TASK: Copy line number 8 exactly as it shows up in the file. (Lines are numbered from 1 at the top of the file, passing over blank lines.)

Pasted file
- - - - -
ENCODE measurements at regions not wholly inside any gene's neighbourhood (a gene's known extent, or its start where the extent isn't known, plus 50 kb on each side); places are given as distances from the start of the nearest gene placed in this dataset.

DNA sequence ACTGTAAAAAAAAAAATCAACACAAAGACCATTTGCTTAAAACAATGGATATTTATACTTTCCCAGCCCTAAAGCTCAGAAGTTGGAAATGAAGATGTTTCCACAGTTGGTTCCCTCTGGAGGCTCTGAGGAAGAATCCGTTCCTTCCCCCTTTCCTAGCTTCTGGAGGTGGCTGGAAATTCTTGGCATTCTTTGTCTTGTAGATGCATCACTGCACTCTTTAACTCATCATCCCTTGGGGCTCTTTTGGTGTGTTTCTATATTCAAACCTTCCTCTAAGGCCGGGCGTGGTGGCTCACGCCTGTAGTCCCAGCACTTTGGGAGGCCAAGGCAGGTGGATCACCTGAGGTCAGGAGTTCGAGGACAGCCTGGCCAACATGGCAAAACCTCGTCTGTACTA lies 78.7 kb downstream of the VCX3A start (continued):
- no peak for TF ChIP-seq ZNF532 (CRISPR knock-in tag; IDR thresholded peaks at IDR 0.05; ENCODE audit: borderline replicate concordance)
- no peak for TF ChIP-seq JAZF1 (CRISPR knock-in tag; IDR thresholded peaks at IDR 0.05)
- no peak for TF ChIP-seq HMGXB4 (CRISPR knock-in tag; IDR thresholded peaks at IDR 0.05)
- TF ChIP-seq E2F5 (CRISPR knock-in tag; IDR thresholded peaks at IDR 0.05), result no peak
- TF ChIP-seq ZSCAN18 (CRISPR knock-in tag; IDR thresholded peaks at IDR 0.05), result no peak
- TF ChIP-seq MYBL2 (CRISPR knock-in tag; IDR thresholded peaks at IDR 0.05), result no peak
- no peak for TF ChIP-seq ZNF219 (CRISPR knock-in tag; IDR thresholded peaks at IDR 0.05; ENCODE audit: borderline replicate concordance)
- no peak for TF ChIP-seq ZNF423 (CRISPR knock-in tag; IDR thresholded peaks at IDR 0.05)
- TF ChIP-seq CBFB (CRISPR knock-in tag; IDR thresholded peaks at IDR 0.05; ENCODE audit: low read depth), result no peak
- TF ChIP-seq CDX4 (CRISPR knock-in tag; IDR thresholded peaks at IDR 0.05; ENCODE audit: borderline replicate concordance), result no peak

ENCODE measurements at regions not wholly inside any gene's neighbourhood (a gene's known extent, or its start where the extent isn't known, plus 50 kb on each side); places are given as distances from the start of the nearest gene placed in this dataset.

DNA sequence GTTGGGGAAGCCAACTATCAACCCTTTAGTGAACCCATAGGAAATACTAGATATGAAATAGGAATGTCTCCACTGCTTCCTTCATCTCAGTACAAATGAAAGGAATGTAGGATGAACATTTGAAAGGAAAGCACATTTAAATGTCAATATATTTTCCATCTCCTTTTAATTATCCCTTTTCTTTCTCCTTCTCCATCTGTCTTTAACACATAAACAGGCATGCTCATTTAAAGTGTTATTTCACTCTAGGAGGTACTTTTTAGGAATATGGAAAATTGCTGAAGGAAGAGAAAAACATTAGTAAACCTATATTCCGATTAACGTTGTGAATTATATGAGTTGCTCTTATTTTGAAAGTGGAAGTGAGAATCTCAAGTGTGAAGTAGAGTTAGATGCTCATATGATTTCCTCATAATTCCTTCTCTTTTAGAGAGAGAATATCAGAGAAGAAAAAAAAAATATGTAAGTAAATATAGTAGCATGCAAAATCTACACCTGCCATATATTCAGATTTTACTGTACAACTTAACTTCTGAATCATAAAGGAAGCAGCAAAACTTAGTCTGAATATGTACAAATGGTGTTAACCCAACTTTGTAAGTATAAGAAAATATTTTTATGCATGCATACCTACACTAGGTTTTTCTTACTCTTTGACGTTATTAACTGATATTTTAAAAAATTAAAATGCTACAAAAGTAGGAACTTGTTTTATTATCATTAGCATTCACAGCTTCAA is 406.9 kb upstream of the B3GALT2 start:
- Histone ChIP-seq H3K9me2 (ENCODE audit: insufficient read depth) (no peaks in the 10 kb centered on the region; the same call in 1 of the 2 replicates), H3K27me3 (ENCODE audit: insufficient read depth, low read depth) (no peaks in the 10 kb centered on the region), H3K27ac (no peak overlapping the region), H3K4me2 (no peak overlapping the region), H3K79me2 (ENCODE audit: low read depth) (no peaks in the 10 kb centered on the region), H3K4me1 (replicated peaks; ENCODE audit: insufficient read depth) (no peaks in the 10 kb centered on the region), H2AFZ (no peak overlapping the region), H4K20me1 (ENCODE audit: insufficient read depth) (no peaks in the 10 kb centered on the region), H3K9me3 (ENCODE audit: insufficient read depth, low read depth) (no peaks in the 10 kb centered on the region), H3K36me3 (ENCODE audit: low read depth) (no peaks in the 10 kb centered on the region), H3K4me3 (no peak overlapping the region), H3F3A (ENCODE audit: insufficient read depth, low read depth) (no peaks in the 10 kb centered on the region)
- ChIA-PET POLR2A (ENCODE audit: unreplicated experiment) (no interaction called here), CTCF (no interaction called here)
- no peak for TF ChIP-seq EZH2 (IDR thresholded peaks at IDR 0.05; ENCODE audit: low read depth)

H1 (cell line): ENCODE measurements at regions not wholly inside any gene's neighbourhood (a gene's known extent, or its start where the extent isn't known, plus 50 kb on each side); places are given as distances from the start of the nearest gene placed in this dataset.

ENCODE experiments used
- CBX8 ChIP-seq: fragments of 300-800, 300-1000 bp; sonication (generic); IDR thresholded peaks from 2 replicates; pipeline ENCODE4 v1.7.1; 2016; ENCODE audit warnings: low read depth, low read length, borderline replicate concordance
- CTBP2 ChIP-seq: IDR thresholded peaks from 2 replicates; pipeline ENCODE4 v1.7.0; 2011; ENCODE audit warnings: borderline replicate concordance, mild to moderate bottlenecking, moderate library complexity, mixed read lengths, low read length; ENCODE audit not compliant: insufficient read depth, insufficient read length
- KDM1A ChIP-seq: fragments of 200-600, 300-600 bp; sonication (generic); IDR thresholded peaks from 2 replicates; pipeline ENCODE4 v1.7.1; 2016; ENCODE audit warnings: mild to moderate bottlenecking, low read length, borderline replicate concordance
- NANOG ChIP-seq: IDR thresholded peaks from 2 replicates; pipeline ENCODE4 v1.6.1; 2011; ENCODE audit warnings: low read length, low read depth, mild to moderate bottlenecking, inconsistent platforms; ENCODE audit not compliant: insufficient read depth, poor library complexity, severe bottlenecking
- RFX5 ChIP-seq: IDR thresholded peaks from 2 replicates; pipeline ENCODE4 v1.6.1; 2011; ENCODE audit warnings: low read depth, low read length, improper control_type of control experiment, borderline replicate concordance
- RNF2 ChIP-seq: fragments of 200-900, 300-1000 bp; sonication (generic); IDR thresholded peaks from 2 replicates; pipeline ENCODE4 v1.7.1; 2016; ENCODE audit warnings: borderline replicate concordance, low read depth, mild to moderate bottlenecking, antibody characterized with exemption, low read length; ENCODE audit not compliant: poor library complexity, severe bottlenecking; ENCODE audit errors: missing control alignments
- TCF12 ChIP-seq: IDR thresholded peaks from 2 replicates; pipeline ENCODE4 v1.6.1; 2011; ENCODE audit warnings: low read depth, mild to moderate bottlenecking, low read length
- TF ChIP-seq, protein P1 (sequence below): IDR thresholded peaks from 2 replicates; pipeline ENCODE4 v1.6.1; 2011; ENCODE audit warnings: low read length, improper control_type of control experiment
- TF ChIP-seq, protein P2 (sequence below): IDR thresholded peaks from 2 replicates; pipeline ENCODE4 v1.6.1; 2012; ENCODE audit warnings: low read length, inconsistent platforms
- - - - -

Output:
- TF ChIP-seq MYBL2 (CRISPR knock-in tag; IDR thresholded peaks at IDR 0.05), result no peak